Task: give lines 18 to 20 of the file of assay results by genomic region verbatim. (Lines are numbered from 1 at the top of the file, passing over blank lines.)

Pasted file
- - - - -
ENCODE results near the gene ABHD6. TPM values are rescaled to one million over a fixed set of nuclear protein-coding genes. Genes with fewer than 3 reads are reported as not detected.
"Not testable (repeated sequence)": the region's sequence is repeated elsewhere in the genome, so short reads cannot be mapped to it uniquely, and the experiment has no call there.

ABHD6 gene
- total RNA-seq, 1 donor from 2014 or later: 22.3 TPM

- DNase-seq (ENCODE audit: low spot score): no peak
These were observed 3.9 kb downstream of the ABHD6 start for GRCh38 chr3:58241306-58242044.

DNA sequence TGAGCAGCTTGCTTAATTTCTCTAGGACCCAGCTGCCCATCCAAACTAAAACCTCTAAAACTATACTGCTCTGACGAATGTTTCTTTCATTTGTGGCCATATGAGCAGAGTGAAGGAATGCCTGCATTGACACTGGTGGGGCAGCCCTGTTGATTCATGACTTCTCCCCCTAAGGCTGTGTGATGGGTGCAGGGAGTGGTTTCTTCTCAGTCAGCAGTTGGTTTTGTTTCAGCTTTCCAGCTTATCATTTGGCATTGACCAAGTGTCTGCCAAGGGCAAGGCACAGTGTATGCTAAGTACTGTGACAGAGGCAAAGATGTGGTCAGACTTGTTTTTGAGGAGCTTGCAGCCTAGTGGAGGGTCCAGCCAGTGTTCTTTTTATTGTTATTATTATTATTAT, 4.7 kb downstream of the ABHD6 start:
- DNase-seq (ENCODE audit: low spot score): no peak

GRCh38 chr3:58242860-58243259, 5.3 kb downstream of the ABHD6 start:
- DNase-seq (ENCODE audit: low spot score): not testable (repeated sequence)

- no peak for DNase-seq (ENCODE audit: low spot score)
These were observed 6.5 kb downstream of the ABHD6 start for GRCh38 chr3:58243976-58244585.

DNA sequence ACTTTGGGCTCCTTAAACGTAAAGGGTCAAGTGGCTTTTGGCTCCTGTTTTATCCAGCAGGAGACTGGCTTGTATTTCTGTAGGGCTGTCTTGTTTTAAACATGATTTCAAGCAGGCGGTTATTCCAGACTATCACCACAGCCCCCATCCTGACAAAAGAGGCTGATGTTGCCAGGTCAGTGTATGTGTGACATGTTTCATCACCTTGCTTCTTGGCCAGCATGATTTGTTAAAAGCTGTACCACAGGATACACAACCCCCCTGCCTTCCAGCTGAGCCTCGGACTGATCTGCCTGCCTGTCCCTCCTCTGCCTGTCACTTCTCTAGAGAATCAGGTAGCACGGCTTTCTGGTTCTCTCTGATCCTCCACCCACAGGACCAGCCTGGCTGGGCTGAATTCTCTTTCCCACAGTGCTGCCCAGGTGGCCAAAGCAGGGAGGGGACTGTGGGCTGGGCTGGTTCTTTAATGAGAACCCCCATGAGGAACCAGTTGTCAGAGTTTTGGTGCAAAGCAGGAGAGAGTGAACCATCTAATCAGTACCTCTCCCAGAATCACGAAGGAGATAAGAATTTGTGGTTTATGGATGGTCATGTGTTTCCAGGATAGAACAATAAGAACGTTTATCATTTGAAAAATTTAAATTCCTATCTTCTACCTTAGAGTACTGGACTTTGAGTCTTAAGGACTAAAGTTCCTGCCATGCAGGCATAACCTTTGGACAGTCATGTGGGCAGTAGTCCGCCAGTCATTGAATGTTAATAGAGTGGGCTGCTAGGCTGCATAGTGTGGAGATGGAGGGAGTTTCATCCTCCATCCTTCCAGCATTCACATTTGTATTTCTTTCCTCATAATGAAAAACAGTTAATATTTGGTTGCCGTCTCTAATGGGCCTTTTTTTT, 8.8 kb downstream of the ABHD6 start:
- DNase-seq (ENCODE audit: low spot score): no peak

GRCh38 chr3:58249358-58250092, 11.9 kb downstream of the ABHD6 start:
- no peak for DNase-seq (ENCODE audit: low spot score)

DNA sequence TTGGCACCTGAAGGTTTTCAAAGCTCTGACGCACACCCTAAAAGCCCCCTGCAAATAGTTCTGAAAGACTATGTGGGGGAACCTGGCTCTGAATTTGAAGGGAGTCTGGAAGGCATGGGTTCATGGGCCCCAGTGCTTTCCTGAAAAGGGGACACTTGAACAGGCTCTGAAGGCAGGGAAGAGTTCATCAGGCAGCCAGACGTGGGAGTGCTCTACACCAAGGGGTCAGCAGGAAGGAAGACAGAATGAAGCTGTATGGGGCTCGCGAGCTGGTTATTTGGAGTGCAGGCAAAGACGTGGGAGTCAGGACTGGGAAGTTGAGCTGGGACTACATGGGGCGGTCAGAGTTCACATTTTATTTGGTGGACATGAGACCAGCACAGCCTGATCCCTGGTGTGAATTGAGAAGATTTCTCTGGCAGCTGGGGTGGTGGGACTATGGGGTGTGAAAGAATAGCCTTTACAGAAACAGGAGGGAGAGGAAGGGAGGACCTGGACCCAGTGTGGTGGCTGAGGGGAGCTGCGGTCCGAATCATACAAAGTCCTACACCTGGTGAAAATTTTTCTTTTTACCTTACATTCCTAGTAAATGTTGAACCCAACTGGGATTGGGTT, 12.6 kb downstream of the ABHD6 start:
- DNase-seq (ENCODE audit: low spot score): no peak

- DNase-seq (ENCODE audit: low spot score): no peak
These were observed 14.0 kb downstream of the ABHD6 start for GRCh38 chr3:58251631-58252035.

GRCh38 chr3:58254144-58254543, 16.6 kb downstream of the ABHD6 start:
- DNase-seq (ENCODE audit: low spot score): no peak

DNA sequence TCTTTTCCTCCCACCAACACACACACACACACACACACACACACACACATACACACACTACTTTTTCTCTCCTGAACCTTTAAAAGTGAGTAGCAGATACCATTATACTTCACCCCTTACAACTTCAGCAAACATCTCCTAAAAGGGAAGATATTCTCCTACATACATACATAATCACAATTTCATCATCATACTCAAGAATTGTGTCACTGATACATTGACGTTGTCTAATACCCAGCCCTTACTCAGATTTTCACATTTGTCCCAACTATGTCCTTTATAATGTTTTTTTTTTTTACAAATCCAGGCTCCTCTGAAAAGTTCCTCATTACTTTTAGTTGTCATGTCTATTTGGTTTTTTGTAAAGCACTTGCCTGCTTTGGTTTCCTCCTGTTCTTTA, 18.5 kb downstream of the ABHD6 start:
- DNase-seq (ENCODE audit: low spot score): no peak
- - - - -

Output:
- DNase-seq (ENCODE audit: low spot score): no peak

- DNase-seq (ENCODE audit: low spot score): no peak
These were observed 14.0 kb downstream of the ABHD6 start for GRCh38 chr3:58251631-58252035.